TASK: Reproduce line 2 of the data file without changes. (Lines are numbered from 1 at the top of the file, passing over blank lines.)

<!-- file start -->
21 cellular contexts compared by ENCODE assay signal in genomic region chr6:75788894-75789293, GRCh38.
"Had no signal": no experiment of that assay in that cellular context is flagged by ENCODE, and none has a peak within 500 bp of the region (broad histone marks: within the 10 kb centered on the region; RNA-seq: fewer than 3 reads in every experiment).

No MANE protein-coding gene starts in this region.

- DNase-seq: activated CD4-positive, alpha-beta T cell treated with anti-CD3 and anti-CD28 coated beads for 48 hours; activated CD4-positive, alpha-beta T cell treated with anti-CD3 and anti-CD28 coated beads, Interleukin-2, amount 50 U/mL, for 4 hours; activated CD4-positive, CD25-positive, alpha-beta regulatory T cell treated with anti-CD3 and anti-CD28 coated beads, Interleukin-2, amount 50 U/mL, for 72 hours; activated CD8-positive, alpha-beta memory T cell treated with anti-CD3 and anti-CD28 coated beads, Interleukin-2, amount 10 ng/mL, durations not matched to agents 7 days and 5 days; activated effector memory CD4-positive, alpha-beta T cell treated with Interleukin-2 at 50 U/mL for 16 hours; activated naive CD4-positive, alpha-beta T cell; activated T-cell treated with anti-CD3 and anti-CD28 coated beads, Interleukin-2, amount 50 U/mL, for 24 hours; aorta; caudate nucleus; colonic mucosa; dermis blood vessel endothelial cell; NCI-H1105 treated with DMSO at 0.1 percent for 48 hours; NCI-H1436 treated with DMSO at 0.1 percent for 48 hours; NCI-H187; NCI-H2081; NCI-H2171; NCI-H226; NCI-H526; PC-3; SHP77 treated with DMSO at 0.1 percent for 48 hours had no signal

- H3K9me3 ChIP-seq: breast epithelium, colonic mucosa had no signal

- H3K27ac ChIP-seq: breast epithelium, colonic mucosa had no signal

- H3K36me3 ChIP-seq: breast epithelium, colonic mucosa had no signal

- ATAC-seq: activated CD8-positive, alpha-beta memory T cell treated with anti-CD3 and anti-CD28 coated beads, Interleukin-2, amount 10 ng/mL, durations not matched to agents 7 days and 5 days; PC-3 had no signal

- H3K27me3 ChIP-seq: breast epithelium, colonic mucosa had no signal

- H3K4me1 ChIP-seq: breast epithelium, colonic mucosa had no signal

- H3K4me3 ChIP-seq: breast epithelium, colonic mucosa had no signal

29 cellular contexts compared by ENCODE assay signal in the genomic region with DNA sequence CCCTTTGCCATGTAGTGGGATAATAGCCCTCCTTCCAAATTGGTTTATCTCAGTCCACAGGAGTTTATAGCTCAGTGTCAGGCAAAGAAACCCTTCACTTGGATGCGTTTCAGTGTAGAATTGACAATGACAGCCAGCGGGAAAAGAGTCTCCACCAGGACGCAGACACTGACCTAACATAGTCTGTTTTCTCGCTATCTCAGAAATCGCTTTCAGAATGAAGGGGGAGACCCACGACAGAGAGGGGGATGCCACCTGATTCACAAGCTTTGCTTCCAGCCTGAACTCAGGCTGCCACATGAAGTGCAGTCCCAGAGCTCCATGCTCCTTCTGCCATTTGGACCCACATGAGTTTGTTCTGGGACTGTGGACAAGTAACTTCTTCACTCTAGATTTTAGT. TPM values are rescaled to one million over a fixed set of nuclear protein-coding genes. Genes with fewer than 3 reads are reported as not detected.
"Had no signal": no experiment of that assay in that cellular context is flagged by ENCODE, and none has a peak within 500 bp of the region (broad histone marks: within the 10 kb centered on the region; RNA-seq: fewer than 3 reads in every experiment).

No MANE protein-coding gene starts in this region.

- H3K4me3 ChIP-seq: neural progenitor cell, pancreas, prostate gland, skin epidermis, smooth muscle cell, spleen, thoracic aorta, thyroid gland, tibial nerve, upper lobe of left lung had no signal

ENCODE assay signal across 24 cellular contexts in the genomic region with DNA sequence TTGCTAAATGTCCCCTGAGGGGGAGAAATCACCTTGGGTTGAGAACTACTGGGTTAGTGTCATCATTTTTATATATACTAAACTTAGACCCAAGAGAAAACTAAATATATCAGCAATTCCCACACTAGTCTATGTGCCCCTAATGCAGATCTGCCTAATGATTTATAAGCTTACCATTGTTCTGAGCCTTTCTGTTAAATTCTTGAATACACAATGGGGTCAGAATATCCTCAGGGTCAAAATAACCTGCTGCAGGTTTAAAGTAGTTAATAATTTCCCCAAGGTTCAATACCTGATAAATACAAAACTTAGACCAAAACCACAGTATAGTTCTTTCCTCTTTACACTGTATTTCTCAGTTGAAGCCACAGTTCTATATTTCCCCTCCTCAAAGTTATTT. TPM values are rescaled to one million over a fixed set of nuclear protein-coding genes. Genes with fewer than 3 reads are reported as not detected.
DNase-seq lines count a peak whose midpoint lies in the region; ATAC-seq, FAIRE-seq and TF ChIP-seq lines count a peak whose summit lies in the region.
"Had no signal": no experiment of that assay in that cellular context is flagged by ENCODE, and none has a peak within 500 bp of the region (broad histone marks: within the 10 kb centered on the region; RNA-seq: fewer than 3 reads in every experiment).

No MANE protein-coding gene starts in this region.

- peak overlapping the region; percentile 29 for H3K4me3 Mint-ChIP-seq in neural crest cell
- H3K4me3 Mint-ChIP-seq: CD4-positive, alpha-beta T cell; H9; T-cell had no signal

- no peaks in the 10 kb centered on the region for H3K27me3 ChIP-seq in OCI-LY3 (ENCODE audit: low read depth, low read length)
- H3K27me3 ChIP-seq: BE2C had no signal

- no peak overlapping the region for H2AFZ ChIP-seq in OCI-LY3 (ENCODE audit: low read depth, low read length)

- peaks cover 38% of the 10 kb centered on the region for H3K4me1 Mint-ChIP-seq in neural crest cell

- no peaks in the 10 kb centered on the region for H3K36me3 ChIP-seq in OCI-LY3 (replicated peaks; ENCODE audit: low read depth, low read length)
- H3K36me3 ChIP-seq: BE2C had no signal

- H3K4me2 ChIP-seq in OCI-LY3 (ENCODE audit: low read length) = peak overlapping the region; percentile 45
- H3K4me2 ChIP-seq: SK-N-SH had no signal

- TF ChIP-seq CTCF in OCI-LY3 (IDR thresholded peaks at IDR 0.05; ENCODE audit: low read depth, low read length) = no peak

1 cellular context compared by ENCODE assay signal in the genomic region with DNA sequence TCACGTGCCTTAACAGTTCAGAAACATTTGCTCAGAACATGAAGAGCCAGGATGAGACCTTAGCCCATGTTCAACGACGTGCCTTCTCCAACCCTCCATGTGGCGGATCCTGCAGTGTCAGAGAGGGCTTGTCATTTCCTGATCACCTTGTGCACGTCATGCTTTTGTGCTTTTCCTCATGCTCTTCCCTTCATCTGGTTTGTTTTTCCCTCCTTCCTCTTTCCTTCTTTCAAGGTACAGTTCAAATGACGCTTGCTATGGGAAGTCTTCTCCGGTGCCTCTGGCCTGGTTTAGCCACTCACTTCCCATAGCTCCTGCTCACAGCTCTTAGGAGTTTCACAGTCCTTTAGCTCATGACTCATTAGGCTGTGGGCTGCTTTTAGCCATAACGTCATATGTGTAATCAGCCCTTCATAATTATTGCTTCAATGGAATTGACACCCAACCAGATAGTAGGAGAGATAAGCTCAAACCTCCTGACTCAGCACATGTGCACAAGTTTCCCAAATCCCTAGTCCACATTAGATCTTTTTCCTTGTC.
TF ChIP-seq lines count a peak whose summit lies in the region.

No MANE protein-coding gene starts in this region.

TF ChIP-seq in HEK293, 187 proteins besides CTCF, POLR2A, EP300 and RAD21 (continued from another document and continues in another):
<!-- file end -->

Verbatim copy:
"Had no signal": no experiment of that assay in that cellular context is flagged by ENCODE, and none has a peak within 500 bp of the region (broad histone marks: within the 10 kb centered on the region; RNA-seq: fewer than 3 reads in every experiment).